Quotes from the Buddha

All wrongdoing arises because of the mind. If mind is transformed, can wrongdoing remain?

All that we are is the result of what we have thought. If a man speaks or acts with an evil thought, pain follows him. If a man speaks or acts with a pure thought, happiness follows him, like a shadow that never leaves him.

Every human being is the author of his own health or disease.

He is able who thinks he is able.

He who experiences the unity of life sees his own Self in all beings, and all beings in his own Self, and looks on everything with an impartial eye.

Holding on to anger is like grasping a hot coal with the intent of throwing it at someone else; you are the one who gets burned.

It is better to travel well than to arrive.

To keep the body in good health is a duty . . . otherwise we shall not be able to keep our mind strong and clear.

The secret of health for both mind and body is not to mourn for the past, worry about the future, or anticipate troubles, but to live in the present moment wisely and earnestly.

You will never be punished for your anger; you will be punished by your anger.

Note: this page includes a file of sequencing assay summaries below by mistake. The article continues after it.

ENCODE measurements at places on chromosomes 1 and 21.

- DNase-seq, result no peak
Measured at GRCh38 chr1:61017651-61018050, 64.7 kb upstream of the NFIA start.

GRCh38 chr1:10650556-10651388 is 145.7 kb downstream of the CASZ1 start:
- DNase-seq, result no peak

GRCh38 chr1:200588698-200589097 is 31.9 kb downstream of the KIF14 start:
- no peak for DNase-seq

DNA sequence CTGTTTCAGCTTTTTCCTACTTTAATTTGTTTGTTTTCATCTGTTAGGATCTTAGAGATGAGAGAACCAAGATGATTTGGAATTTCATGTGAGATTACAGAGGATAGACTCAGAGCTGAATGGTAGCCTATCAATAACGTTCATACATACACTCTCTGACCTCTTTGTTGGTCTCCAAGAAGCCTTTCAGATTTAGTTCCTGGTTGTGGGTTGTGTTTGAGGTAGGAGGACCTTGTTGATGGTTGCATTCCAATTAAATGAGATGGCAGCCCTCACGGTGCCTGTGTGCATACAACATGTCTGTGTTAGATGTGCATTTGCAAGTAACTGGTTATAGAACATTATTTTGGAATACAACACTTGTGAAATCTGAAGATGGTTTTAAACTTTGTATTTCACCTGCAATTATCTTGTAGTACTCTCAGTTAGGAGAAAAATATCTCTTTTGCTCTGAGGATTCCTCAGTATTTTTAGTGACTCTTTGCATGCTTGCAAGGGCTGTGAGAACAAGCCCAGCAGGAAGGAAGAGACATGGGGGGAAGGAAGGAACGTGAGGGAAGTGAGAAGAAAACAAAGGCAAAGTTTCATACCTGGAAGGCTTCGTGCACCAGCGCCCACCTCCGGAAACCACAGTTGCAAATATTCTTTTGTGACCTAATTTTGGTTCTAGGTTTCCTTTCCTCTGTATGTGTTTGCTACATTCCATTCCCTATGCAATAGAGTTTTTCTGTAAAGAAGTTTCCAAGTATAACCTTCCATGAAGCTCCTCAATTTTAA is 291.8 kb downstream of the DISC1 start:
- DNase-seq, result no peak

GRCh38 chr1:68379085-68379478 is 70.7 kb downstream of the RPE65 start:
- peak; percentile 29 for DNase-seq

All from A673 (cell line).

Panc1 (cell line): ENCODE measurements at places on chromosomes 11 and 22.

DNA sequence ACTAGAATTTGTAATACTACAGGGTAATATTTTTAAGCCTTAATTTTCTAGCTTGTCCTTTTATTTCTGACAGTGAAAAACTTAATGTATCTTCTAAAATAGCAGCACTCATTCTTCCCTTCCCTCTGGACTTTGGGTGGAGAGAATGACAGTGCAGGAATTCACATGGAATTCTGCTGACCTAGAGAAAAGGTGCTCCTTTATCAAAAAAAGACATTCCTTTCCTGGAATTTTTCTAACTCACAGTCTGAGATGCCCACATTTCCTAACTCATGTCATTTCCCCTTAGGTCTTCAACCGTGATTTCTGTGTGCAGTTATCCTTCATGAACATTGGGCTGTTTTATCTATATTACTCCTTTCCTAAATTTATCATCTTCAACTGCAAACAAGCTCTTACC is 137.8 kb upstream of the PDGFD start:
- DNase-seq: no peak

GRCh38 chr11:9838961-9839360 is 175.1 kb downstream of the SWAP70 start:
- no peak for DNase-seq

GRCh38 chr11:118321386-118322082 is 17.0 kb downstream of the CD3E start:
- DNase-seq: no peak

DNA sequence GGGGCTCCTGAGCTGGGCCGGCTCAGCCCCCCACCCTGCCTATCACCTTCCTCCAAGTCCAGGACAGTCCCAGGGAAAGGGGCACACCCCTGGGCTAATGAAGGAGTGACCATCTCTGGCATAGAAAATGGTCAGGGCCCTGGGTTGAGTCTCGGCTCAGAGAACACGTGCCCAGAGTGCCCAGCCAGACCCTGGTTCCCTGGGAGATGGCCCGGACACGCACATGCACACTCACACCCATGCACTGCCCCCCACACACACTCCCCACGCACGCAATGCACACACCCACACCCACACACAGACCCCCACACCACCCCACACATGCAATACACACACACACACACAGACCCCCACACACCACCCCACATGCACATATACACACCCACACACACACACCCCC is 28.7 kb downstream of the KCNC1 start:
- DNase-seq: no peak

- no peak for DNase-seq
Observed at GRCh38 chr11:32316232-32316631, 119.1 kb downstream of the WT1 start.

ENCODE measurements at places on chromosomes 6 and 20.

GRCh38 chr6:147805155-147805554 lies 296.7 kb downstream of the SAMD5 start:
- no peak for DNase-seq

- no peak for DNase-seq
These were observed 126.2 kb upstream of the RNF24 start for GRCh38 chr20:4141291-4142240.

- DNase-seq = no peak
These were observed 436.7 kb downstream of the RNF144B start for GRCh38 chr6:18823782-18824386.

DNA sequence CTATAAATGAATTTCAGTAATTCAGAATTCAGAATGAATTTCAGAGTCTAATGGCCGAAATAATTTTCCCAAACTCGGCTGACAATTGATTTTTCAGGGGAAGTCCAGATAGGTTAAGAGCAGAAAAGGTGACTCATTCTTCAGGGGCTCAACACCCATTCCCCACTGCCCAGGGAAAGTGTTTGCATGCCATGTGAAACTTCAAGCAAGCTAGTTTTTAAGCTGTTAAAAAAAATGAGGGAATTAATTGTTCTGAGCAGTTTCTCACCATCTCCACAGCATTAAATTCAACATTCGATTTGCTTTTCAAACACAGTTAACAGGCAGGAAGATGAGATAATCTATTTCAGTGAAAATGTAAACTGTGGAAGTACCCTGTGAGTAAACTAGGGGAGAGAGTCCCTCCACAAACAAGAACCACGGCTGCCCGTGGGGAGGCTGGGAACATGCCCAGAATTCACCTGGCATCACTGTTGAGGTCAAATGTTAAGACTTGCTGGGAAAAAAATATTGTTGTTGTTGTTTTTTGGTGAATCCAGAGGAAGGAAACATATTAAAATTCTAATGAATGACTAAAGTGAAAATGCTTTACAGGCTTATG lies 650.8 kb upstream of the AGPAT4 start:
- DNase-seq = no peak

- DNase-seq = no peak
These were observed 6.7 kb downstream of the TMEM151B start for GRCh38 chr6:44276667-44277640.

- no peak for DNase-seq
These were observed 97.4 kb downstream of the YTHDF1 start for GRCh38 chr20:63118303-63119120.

It is a man’s mind, not his enemy or foe, that lures him to evil ways.

No one saves us but ourselves. No one can and no one may. We ourselves must walk the path.

Let us rise up and be thankful, for if we didn’t learn a lot today, at least we learned a little, and if we didn’t learn a little, at least we didn’t get sick, and if we got sick, at least we didn’t die; so, let us all be thankful.

Peace comes from within. Do not seek it without.

Teach this triple truth to all: A generous heart, kind speech, and a life of service and compassion are the things which renew humanity.

The mind is everything. What you think you become.

The way is not in the sky. The way is in the heart.

The only real failure in life is not to be true to the best one knows.

Thousands of candles can be lighted from a single candle, and the life of the candle will not be shortened. Happiness never decreases by being shared.

You can search throughout t he entire universe for someone who is more deserving of your love and affection that you are yourself, and that person is not to be found anywhere. You yourself, as much as anybody in the entire universe, deserve your love and affection.

Just as a candle cannot burn without fire, men cannot live without a spiritual life.